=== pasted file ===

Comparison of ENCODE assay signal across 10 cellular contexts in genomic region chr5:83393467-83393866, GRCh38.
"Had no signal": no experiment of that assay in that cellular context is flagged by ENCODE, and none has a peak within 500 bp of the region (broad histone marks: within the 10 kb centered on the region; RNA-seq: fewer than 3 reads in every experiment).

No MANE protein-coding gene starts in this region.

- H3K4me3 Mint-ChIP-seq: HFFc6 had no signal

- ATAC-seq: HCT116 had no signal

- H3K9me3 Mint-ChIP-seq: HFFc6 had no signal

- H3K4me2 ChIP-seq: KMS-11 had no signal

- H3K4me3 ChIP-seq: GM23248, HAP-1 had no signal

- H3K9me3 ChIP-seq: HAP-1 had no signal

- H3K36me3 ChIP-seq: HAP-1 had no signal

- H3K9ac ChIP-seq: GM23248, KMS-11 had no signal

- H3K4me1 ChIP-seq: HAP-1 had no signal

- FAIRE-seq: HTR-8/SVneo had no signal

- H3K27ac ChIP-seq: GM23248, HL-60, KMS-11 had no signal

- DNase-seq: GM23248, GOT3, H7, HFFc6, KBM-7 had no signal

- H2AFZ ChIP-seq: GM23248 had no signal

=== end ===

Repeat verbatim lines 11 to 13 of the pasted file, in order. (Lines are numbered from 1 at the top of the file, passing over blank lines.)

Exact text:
- H3K9ac ChIP-seq: GM23248, KMS-11 had no signal

- H3K4me1 ChIP-seq: HAP-1 had no signal

- FAIRE-seq: HTR-8/SVneo had no signal